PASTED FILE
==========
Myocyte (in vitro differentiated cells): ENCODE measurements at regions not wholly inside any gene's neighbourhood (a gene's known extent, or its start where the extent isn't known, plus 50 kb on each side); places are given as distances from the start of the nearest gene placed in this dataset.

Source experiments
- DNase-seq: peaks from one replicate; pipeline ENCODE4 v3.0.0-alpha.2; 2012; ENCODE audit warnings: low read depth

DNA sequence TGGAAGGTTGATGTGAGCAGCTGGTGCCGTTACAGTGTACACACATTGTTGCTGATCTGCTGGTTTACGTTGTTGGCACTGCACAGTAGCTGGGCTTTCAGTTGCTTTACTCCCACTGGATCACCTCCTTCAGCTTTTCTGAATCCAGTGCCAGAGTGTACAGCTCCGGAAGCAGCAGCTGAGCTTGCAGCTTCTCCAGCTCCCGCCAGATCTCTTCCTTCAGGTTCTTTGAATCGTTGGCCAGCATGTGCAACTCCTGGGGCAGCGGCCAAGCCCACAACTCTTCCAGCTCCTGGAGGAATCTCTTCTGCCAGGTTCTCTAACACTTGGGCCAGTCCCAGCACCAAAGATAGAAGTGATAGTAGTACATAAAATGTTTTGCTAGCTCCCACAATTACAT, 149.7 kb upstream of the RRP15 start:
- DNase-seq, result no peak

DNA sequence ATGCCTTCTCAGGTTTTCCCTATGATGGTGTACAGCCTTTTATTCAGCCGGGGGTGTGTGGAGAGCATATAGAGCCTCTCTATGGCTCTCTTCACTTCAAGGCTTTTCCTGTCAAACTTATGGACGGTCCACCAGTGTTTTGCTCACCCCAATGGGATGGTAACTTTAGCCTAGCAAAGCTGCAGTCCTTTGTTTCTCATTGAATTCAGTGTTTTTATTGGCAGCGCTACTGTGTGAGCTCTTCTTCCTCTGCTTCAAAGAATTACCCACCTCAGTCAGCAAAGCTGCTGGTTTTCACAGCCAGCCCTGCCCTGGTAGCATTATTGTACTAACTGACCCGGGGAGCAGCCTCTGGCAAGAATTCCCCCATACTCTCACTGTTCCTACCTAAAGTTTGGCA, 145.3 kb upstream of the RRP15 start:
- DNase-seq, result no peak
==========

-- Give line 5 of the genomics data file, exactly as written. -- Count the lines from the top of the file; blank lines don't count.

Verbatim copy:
- DNase-seq, result no peak